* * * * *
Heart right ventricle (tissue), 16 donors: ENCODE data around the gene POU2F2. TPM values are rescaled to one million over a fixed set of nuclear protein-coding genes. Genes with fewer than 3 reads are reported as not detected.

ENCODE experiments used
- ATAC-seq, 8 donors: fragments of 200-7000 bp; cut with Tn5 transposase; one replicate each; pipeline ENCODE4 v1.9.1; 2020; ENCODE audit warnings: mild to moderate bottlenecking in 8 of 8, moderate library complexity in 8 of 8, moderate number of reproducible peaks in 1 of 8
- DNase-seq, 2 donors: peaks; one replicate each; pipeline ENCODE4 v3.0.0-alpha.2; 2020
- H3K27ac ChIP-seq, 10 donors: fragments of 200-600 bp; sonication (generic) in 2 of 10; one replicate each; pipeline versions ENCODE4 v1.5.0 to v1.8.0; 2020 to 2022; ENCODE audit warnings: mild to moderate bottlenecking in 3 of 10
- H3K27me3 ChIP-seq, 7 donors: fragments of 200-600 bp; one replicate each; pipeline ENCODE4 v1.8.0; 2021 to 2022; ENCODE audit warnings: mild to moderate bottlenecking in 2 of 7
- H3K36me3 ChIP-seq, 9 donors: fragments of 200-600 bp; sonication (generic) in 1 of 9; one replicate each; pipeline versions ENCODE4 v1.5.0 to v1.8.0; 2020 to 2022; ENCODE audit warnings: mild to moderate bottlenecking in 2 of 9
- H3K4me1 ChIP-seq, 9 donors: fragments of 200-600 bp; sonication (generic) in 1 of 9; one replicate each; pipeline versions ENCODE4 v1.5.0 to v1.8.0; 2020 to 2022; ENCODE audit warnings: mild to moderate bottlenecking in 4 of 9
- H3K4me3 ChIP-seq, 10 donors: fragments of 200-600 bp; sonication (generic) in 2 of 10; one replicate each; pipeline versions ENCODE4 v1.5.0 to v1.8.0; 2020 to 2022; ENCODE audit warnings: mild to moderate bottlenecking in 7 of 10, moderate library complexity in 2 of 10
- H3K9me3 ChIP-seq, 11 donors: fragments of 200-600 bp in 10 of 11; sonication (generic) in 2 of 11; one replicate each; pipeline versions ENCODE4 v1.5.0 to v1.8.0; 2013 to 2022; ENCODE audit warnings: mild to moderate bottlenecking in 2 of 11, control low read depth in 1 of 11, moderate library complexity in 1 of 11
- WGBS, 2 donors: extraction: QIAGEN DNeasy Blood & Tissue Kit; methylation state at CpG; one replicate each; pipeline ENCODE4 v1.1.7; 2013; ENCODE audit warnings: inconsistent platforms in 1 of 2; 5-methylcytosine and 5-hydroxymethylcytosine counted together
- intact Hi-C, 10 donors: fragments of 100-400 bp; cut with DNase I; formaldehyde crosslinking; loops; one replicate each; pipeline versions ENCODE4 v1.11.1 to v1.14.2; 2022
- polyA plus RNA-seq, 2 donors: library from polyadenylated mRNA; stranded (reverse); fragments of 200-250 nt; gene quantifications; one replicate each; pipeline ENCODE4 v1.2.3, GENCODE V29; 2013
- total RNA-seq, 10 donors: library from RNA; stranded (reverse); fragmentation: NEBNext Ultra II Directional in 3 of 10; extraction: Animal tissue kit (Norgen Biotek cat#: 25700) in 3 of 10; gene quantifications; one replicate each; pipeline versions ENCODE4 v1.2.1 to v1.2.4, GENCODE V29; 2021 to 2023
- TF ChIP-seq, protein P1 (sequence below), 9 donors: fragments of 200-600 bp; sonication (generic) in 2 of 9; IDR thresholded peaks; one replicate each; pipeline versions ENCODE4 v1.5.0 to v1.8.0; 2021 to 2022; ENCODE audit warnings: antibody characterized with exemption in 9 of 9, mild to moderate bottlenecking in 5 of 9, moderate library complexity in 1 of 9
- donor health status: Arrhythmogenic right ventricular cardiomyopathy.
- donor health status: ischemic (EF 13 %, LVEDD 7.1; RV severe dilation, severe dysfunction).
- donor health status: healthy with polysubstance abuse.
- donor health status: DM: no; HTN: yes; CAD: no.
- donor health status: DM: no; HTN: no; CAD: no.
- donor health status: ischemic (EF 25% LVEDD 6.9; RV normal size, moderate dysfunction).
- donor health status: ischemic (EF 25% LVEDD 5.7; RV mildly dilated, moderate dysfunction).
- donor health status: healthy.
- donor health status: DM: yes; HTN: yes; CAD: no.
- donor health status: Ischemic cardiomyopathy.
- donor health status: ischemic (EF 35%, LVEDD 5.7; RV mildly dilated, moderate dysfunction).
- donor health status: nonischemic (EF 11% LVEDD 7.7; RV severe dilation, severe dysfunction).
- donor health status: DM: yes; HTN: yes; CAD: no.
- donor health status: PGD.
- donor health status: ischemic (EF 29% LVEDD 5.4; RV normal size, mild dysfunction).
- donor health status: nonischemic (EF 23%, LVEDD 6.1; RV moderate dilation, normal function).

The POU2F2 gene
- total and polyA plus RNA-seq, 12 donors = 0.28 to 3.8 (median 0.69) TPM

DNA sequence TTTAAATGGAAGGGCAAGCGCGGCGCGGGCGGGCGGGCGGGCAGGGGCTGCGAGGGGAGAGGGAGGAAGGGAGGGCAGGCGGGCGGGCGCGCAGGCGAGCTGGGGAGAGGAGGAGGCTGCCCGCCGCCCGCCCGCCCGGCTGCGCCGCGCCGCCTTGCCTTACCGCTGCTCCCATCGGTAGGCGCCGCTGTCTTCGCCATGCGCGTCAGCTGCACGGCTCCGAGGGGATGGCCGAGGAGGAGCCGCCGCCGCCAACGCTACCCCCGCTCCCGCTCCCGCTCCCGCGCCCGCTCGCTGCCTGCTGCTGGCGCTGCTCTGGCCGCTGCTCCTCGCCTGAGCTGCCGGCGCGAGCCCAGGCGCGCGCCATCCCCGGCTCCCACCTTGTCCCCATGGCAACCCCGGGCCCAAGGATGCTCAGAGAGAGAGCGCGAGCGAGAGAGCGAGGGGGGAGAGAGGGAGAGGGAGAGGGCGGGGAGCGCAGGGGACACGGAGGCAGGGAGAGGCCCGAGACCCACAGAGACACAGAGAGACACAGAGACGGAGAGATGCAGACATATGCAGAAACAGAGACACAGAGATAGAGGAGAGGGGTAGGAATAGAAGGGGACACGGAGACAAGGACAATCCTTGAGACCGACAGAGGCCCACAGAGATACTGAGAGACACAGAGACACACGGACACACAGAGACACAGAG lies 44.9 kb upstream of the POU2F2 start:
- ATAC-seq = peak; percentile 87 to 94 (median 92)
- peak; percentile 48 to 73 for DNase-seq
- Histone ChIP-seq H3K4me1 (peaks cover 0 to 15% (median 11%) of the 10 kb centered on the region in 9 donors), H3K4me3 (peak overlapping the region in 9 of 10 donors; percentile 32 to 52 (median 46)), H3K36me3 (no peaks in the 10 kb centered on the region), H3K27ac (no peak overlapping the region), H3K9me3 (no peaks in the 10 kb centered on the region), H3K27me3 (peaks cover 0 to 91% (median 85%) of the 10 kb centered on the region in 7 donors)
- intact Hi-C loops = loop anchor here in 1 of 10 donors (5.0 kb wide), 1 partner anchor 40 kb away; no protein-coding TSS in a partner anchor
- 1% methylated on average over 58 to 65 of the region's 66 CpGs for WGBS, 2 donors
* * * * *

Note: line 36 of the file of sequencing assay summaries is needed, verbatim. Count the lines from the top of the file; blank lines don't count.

- peak; percentile 48 to 73 for DNase-seq